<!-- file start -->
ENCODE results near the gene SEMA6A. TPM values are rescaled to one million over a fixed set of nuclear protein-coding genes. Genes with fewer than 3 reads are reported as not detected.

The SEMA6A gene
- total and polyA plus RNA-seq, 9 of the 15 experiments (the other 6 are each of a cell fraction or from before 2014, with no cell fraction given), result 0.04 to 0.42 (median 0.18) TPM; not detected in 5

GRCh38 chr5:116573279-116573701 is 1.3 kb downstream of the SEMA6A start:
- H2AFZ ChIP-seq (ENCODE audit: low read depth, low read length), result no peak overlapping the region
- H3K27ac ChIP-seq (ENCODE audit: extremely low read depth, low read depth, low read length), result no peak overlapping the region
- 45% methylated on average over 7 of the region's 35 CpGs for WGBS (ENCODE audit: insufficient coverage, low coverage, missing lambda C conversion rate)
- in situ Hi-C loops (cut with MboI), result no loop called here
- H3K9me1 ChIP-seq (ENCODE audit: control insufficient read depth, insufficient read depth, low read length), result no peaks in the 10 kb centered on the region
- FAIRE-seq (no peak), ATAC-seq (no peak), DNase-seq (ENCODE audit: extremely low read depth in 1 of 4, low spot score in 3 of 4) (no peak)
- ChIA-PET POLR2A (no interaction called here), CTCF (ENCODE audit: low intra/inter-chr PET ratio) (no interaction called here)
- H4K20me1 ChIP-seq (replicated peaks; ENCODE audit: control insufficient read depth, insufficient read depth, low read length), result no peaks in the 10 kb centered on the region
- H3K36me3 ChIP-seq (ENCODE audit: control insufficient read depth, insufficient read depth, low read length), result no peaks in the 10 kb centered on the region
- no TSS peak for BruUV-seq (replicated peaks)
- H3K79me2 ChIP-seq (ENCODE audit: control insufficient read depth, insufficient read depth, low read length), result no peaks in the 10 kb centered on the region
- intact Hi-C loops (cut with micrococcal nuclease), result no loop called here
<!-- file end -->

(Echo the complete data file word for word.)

ENCODE results near the gene SEMA6A. TPM values are rescaled to one million over a fixed set of nuclear protein-coding genes. Genes with fewer than 3 reads are reported as not detected.

The SEMA6A gene
- total and polyA plus RNA-seq, 9 of the 15 experiments (the other 6 are each of a cell fraction or from before 2014, with no cell fraction given), result 0.04 to 0.42 (median 0.18) TPM; not detected in 5

GRCh38 chr5:116573279-116573701 is 1.3 kb downstream of the SEMA6A start:
- H2AFZ ChIP-seq (ENCODE audit: low read depth, low read length), result no peak overlapping the region
- H3K27ac ChIP-seq (ENCODE audit: extremely low read depth, low read depth, low read length), result no peak overlapping the region
- 45% methylated on average over 7 of the region's 35 CpGs for WGBS (ENCODE audit: insufficient coverage, low coverage, missing lambda C conversion rate)
- in situ Hi-C loops (cut with MboI), result no loop called here
- H3K9me1 ChIP-seq (ENCODE audit: control insufficient read depth, insufficient read depth, low read length), result no peaks in the 10 kb centered on the region
- FAIRE-seq (no peak), ATAC-seq (no peak), DNase-seq (ENCODE audit: extremely low read depth in 1 of 4, low spot score in 3 of 4) (no peak)
- ChIA-PET POLR2A (no interaction called here), CTCF (ENCODE audit: low intra/inter-chr PET ratio) (no interaction called here)
- H4K20me1 ChIP-seq (replicated peaks; ENCODE audit: control insufficient read depth, insufficient read depth, low read length), result no peaks in the 10 kb centered on the region
- H3K36me3 ChIP-seq (ENCODE audit: control insufficient read depth, insufficient read depth, low read length), result no peaks in the 10 kb centered on the region
- no TSS peak for BruUV-seq (replicated peaks)
- H3K79me2 ChIP-seq (ENCODE audit: control insufficient read depth, insufficient read depth, low read length), result no peaks in the 10 kb centered on the region
- intact Hi-C loops (cut with micrococcal nuclease), result no loop called here